However, they hedge on their projection significantly:

“As stated in the Redwood Terminal Feasibility Study, proposed long term development will depend on trends in West Coast container trade, West Coast port capacity, rail connectivity to Humboldt Bay, and the competitiveness of the site versus expansion at existing ports and other secondary locations.”

Table 1.  Taken from Redwood Marine Terminal Business Plan (p. 12).

In fact, different model scenarios show that, if cruise ship traffic levels or cargo amounts are not robust, the multipurpose terminal may not make money.  Figure 9-5 from the Business Plan is captured here as Figure 1 and shows both positive and negative cash flow projections from 6 to 15 years out. The Business Plan accounts for potential losses as follows: “The poor performance under sensitivity # 2 reflect the lower revenues from cruise and cargo activity, and the fixed expenses, which do not decline with lower activity at the multipurpose berth.” 

Given the lack of tangible prospects defined in the plan, I believe the likelihood of the multipurpose terminal losing money is very, very real.  

The Business Plan also notes that costs of environmental review for construction of the multipurpose terminal will come out of District cash flow, which will likely add to budget deficits in the short term (next five years).

Figure 1.  Projections of cash flow for the multipurpose marine terminal based on different model runs. Taken from the Business Plan, where it appears as Figure 9-5.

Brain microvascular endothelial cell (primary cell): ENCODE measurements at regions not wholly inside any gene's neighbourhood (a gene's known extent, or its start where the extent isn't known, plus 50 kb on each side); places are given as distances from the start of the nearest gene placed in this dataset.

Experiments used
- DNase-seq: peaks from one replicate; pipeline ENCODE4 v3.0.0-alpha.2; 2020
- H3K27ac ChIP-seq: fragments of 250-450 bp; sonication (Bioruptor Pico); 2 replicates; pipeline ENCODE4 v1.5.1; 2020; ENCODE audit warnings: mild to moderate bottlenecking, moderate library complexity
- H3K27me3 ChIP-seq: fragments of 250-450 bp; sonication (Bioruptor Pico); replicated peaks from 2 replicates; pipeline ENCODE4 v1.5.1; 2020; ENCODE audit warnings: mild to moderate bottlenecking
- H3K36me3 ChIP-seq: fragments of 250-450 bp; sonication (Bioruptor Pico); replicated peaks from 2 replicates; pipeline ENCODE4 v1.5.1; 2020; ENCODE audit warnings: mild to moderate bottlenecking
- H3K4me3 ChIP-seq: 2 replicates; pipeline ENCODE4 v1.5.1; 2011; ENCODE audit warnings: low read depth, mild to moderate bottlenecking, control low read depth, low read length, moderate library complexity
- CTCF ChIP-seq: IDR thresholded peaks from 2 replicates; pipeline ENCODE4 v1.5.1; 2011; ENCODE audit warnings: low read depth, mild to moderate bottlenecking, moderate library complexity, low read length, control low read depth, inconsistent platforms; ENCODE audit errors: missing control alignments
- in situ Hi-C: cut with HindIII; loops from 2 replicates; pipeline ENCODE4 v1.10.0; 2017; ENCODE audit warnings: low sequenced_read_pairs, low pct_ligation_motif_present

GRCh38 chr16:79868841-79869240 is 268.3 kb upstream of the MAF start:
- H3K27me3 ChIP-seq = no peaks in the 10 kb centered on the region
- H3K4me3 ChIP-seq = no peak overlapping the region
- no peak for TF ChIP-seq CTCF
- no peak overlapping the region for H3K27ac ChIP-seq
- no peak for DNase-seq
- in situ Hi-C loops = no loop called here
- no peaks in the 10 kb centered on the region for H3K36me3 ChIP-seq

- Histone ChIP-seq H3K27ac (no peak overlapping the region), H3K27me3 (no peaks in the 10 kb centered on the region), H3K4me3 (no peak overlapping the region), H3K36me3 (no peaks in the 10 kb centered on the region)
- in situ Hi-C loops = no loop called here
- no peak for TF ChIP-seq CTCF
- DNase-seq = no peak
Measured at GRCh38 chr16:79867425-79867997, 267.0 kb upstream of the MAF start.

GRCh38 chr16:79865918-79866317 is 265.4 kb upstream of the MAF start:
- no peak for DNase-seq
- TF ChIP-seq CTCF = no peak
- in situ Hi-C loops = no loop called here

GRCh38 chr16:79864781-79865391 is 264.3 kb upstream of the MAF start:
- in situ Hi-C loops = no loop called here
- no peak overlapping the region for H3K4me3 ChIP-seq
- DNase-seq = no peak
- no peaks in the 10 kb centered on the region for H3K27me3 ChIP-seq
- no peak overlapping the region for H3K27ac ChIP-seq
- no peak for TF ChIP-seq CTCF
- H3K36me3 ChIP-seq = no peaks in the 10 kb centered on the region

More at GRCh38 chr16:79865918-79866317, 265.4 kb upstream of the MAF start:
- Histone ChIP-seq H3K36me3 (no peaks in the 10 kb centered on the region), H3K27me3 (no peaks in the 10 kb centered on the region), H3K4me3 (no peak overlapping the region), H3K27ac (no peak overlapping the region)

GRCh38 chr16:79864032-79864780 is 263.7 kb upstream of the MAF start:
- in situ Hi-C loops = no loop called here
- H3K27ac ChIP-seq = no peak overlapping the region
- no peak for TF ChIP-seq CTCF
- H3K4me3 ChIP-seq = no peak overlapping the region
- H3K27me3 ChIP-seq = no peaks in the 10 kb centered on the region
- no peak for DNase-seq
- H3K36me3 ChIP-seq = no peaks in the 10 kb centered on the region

Potential Profitability of Larger Scale Shipping Venture 

The assumptions of the Business Plan with regard to expanding West Coast trade, and the ability of the Port of Humboldt to compete for the international shipping have been refuted above.  Despite the claim of  Goldman-Sachs’ representative at a recent District meeting that they can find a buyer at auction to set up an international shipping terminal in Humboldt Bay, the fundamentals of the business are unsound and, even if capital were acquired, the venture would not succeed.  

The PB Marine Revitalization Plan (sponsored by the District in 2003) states categorically that the Port of Humboldt is in a non-competitive position with regard to auto and container shipping because of small population base, distance from a national rail hub and time and cost necessary to get goods to market.  Their characterization stated that this was the case even if the railroad was back up and running.  

The competitiveness of the Port of Humboldt Bay has not changed in this regard, shipping volumes are diminishing and competition is increasing.

The larger scale shipping business relies on the reconstruction of the North Coast Railroad Authority’s (NCRA) rail line and would make the District and NCRA virtual partners:  

“Innovative development structures could be considered, such as a coordinated concession process with the North Coast Railroad Authority in which the terminal project and rail corridor are granted under a single long-term agreement to a private sector investor and operator.”